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Businesses across the globe have been hiring advertisers to create fake reviews and critiques of their services in an effort to boost their ratings and bring in revenue. And it's not just restaurants that are affected – reputation-enhancement companies trick customers of doctors, dentists, lawyers and more. Now, New York is cracking down on the falsehoods, forcing 19 companies to stop creating the views and pay a total of $350,000 in fines.
The New York Times reports that businesses involved include a charter bus operator, a teeth-whitening service, a laser hair-removal company and an adult entertainment club, as well as the companies that post the false reviews on sites such as Google, Yelp, Citysearch and Yahoo.
“What we’ve found is even worse than old-fashioned false advertising,” said Eric T. Schneiderman, the New York attorney general. “When you look at a billboard, you can tell it’s a paid advertisement — but on Yelp or Citysearch, you assume you’re reading authentic consumer opinions, making this practice even more deceiving.”
Investigations found that reviews even come from Bangladesh, the Philippines and Eastern Europe, when the reviewers had never even been near the company they were writing about. Some reputation-enhancement firms even bribed their client's customers to engage in the false reviews and wrote fake reviews addressing their criticisms on fake reviews, according to PRNewser.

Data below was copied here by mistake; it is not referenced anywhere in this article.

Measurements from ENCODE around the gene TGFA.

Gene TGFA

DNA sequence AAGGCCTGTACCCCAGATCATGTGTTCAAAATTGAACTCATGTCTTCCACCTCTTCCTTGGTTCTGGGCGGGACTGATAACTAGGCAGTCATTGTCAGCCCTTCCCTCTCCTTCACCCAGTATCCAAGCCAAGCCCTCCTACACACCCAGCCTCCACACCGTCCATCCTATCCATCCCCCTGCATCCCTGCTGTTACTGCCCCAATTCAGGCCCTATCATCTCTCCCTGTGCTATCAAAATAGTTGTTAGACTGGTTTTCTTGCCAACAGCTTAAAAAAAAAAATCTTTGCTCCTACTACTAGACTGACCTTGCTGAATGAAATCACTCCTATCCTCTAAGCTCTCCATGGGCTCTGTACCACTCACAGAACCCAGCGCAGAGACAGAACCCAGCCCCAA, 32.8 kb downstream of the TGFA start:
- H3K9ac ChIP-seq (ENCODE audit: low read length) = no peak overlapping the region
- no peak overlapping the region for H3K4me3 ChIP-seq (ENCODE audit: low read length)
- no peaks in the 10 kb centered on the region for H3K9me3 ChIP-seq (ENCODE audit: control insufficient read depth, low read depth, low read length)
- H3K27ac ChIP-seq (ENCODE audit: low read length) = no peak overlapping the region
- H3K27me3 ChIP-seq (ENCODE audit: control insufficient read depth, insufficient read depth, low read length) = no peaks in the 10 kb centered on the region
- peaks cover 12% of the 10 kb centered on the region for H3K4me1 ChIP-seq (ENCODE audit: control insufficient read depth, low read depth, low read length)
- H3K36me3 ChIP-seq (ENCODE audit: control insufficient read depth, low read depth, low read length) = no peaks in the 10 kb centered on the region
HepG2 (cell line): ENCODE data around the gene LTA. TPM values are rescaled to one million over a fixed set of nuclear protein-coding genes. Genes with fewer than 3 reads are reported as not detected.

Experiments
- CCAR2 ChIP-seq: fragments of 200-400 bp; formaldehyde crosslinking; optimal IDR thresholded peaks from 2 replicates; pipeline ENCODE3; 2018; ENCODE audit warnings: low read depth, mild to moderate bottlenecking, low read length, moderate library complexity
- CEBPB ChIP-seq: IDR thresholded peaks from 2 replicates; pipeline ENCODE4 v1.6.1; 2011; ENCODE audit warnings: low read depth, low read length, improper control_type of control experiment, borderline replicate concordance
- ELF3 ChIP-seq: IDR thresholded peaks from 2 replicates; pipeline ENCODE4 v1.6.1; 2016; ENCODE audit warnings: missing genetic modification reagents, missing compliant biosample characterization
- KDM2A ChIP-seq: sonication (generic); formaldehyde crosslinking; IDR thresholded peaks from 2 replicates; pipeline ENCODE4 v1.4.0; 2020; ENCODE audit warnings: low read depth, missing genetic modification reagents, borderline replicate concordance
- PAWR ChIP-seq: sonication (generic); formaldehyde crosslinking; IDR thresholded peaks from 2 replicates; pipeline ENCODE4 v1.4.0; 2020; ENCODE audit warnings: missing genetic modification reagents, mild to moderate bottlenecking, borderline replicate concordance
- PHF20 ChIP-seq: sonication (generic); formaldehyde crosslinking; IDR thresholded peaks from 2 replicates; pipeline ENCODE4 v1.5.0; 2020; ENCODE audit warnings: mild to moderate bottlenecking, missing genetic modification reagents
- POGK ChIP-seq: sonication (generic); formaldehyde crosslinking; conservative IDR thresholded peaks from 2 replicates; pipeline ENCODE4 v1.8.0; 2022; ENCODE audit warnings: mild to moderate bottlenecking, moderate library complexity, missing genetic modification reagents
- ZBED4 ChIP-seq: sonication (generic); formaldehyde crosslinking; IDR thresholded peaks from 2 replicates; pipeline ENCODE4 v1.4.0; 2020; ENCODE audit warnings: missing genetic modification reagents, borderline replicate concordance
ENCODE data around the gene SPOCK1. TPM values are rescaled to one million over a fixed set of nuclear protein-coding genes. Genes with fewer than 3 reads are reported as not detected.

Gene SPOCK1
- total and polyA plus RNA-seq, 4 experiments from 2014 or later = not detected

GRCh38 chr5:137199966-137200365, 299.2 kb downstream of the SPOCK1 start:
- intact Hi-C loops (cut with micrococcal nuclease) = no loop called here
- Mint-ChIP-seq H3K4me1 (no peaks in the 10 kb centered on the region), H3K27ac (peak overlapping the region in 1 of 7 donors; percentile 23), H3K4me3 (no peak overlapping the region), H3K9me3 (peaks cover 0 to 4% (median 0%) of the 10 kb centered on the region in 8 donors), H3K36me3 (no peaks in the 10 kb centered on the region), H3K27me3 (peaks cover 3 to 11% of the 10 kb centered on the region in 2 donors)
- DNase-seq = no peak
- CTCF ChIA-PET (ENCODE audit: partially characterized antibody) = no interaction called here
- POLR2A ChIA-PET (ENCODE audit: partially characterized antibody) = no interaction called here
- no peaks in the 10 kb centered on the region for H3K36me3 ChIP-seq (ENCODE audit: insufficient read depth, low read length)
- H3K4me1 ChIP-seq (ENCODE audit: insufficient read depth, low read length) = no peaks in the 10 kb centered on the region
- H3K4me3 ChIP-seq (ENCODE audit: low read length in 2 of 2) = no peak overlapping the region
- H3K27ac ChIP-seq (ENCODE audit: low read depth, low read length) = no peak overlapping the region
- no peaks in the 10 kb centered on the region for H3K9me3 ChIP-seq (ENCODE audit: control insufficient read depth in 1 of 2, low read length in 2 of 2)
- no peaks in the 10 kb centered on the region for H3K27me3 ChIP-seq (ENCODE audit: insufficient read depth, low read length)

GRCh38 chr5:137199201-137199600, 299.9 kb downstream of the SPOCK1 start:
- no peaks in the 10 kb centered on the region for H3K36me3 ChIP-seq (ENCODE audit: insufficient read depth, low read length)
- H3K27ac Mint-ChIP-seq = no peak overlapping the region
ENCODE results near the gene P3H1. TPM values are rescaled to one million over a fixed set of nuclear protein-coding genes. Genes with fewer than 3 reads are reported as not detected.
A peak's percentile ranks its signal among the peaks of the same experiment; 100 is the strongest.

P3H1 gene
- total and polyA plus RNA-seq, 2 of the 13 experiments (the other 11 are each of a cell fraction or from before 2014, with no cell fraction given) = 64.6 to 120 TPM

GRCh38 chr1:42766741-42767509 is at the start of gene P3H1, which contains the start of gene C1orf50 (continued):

Although the investigations mainly involved businesses in New York, this is quickly becoming an issue across the globe. According to a 2012 Gartner study, soon one in seven recommendations or ratings on social media networks will be fake.
“This shows that fake reviews are a legitimate target of law enforcement,” said Aaron Schur, senior litigation counsel for Yelp.
But targeting these firms won't be an easy task. Schneiderman said, “Sadly, it will take continued policing, both by law enforcement and the review sites themselves, to make sure some businesses stop lying to customers they claim to serve.”